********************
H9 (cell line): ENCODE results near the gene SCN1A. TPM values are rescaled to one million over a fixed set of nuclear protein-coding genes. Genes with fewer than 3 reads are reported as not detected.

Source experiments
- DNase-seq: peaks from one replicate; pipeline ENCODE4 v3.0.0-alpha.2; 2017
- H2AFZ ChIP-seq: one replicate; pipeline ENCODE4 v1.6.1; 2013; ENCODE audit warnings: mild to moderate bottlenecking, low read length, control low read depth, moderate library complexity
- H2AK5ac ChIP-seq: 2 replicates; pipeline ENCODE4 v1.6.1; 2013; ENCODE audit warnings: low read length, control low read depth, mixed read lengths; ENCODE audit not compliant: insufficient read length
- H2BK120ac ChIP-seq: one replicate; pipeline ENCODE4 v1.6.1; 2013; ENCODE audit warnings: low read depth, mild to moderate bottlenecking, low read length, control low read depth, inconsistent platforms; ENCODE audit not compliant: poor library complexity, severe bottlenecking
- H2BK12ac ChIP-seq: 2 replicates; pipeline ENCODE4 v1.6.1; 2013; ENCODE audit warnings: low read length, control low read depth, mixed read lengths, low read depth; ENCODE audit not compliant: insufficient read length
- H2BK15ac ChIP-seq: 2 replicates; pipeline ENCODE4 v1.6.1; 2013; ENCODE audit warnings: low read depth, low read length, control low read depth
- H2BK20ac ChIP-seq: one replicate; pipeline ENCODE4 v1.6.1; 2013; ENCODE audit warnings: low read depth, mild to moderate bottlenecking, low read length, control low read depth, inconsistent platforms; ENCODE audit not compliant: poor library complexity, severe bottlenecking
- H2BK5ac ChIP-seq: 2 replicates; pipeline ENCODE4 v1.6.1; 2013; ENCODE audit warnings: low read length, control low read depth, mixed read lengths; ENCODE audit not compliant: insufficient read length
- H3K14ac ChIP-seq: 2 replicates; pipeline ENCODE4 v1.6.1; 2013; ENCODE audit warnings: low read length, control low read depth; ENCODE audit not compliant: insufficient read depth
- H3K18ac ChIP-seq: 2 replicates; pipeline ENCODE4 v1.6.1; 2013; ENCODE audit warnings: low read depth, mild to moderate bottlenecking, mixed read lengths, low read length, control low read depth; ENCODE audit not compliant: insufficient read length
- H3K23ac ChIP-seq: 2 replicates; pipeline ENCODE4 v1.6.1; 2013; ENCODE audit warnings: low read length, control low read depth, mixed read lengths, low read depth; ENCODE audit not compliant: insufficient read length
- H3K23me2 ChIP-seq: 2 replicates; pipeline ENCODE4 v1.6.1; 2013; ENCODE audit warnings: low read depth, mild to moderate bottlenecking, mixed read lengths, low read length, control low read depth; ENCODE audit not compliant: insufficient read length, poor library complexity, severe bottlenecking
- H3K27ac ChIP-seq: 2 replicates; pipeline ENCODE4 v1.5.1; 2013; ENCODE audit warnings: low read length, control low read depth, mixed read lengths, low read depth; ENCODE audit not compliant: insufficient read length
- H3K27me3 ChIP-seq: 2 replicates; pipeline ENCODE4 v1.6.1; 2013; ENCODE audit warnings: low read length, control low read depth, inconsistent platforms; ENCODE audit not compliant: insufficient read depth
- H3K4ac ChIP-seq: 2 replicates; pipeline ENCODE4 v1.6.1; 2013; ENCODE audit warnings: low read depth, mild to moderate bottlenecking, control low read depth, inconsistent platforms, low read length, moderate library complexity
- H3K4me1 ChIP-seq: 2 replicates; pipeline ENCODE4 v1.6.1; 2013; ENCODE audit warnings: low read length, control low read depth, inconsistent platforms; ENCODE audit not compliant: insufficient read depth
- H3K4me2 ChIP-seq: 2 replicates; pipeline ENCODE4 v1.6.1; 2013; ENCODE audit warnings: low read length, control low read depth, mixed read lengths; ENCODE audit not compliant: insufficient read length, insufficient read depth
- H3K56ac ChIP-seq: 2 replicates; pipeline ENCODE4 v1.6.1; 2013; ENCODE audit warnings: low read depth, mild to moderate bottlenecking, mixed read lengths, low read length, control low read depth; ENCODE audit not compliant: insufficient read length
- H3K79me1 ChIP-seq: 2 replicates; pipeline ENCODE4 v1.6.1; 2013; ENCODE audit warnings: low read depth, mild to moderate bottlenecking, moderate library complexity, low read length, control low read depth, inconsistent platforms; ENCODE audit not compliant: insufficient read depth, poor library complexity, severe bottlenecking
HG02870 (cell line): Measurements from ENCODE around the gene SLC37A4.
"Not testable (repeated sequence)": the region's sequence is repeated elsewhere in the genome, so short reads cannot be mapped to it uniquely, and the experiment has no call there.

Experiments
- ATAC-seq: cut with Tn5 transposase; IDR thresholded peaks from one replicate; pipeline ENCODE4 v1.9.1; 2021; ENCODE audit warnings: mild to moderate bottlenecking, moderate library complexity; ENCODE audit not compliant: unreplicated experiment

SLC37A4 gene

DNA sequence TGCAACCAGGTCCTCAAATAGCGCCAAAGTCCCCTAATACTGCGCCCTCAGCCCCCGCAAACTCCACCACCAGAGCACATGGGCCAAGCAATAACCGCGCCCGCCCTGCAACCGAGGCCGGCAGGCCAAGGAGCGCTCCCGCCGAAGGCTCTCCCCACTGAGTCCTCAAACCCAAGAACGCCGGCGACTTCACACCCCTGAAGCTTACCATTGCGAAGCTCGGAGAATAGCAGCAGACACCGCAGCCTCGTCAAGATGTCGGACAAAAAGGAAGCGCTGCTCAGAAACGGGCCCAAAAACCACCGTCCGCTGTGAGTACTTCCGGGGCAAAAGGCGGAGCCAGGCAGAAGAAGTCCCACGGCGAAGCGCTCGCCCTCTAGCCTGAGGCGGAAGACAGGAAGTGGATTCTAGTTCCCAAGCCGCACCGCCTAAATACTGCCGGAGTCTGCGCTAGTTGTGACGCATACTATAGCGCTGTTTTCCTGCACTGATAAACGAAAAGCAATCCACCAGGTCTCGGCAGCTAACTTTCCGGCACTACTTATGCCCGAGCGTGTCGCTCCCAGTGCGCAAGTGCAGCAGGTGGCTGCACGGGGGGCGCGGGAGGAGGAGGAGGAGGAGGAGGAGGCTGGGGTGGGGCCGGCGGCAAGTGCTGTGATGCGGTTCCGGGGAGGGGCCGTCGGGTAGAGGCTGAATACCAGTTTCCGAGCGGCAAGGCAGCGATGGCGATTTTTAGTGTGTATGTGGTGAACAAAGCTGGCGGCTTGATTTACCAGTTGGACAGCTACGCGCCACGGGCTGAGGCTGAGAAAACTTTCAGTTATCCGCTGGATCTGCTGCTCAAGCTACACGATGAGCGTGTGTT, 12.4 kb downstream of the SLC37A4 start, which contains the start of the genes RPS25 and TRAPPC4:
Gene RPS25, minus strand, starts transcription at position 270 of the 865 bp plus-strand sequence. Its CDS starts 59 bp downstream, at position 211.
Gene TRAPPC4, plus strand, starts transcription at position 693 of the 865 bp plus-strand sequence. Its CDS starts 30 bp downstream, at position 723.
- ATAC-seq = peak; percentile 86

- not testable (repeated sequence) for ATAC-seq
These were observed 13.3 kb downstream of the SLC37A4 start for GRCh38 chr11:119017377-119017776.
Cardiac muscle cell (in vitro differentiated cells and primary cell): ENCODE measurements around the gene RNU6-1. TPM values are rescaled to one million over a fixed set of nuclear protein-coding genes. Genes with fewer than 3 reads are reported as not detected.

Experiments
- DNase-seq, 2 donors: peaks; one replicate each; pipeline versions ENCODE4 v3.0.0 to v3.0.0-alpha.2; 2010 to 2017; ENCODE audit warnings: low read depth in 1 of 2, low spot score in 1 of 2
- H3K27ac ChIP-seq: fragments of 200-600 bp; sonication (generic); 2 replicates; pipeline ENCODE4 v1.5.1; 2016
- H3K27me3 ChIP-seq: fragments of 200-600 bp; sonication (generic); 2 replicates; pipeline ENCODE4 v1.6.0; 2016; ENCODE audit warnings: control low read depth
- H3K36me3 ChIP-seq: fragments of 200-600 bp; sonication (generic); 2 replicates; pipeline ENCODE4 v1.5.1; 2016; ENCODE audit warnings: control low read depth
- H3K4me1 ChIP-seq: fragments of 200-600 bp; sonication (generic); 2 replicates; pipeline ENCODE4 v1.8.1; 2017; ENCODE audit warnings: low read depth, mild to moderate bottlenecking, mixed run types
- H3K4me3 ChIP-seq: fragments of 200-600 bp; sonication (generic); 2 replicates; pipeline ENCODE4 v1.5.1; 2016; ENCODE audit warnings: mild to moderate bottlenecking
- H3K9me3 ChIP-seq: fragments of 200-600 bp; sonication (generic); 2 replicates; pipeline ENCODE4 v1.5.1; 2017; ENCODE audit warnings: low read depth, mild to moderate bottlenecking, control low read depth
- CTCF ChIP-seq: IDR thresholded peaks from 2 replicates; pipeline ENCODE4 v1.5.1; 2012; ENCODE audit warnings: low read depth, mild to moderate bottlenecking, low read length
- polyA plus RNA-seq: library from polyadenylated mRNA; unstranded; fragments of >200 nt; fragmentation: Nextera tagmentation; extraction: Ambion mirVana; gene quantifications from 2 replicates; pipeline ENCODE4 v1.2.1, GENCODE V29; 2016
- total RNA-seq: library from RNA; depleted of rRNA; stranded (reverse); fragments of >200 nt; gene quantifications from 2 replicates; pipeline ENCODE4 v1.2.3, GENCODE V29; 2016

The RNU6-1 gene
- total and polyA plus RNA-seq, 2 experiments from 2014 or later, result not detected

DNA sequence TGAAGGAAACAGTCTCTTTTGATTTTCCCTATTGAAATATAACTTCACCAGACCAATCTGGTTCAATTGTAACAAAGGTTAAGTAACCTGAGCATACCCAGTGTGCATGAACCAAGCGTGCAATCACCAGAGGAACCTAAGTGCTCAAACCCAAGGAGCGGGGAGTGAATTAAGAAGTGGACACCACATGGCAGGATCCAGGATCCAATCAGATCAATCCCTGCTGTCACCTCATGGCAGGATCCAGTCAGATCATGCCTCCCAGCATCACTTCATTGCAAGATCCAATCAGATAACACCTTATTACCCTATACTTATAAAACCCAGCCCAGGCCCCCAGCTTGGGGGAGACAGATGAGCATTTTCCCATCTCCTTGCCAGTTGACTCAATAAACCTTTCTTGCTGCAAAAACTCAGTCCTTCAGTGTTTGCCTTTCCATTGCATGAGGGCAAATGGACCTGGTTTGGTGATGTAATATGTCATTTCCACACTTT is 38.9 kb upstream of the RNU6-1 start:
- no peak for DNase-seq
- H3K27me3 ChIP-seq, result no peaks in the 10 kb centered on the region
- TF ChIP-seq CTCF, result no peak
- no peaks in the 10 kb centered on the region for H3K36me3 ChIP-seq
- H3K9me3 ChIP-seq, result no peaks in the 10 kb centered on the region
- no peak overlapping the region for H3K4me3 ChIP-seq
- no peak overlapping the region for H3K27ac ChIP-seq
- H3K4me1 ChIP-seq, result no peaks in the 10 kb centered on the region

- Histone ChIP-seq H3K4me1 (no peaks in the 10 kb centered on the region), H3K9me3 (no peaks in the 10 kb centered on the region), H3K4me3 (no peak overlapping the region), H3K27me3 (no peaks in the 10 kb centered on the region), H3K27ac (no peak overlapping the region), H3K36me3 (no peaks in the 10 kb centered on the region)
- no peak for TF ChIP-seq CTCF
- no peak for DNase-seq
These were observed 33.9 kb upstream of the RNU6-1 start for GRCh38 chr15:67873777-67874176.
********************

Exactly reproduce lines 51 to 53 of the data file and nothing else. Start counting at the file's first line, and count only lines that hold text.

- no peaks in the 10 kb centered on the region for H3K36me3 ChIP-seq
- H3K9me3 ChIP-seq, result no peaks in the 10 kb centered on the region
- no peak overlapping the region for H3K4me3 ChIP-seq